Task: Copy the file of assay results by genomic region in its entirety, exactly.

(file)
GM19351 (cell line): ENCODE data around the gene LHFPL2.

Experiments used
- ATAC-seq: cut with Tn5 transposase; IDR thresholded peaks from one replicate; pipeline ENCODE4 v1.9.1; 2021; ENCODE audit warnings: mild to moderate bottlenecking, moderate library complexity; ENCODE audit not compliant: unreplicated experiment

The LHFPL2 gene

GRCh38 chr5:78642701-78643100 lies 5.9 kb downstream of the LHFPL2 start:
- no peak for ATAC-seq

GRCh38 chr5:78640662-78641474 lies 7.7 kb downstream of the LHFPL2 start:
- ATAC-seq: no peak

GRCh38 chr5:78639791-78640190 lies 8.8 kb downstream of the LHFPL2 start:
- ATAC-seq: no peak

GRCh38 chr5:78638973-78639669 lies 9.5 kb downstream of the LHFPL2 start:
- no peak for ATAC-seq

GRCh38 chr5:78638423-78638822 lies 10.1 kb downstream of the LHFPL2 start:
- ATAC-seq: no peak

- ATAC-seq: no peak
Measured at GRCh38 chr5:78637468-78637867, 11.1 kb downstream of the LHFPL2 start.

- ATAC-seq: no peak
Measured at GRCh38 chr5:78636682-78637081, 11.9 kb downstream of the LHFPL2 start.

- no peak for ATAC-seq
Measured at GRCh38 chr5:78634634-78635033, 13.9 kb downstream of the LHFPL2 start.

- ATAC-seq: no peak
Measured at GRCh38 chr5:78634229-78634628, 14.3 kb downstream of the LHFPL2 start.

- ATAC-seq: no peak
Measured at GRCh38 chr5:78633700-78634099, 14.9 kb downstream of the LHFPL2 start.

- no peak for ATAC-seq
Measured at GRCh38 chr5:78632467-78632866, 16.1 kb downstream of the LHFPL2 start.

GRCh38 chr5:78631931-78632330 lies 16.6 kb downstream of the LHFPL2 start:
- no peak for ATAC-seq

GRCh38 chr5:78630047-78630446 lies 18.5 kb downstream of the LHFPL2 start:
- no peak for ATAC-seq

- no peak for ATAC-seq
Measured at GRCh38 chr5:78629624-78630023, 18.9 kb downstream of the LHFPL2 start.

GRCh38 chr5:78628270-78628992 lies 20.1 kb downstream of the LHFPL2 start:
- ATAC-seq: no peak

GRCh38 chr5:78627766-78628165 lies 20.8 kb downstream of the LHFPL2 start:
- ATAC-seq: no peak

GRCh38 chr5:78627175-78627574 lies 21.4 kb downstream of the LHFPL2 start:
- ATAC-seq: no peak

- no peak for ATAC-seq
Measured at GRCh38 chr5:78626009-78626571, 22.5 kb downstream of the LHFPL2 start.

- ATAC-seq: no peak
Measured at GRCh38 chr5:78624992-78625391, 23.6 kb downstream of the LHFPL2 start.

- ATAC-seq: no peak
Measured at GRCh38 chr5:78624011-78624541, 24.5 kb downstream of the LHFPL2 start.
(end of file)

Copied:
GM19351 (cell line): ENCODE data around the gene LHFPL2.

Experiments used
- ATAC-seq: cut with Tn5 transposase; IDR thresholded peaks from one replicate; pipeline ENCODE4 v1.9.1; 2021; ENCODE audit warnings: mild to moderate bottlenecking, moderate library complexity; ENCODE audit not compliant: unreplicated experiment

The LHFPL2 gene

GRCh38 chr5:78642701-78643100 lies 5.9 kb downstream of the LHFPL2 start:
- no peak for ATAC-seq

GRCh38 chr5:78640662-78641474 lies 7.7 kb downstream of the LHFPL2 start:
- ATAC-seq: no peak

GRCh38 chr5:78639791-78640190 lies 8.8 kb downstream of the LHFPL2 start:
- ATAC-seq: no peak

GRCh38 chr5:78638973-78639669 lies 9.5 kb downstream of the LHFPL2 start:
- no peak for ATAC-seq

GRCh38 chr5:78638423-78638822 lies 10.1 kb downstream of the LHFPL2 start:
- ATAC-seq: no peak

- ATAC-seq: no peak
Measured at GRCh38 chr5:78637468-78637867, 11.1 kb downstream of the LHFPL2 start.

- ATAC-seq: no peak
Measured at GRCh38 chr5:78636682-78637081, 11.9 kb downstream of the LHFPL2 start.

- no peak for ATAC-seq
Measured at GRCh38 chr5:78634634-78635033, 13.9 kb downstream of the LHFPL2 start.

- ATAC-seq: no peak
Measured at GRCh38 chr5:78634229-78634628, 14.3 kb downstream of the LHFPL2 start.

- ATAC-seq: no peak
Measured at GRCh38 chr5:78633700-78634099, 14.9 kb downstream of the LHFPL2 start.

- no peak for ATAC-seq
Measured at GRCh38 chr5:78632467-78632866, 16.1 kb downstream of the LHFPL2 start.

GRCh38 chr5:78631931-78632330 lies 16.6 kb downstream of the LHFPL2 start:
- no peak for ATAC-seq

GRCh38 chr5:78630047-78630446 lies 18.5 kb downstream of the LHFPL2 start:
- no peak for ATAC-seq

- no peak for ATAC-seq
Measured at GRCh38 chr5:78629624-78630023, 18.9 kb downstream of the LHFPL2 start.

GRCh38 chr5:78628270-78628992 lies 20.1 kb downstream of the LHFPL2 start:
- ATAC-seq: no peak

GRCh38 chr5:78627766-78628165 lies 20.8 kb downstream of the LHFPL2 start:
- ATAC-seq: no peak

GRCh38 chr5:78627175-78627574 lies 21.4 kb downstream of the LHFPL2 start:
- ATAC-seq: no peak

- no peak for ATAC-seq
Measured at GRCh38 chr5:78626009-78626571, 22.5 kb downstream of the LHFPL2 start.

- ATAC-seq: no peak
Measured at GRCh38 chr5:78624992-78625391, 23.6 kb downstream of the LHFPL2 start.

- ATAC-seq: no peak
Measured at GRCh38 chr5:78624011-78624541, 24.5 kb downstream of the LHFPL2 start.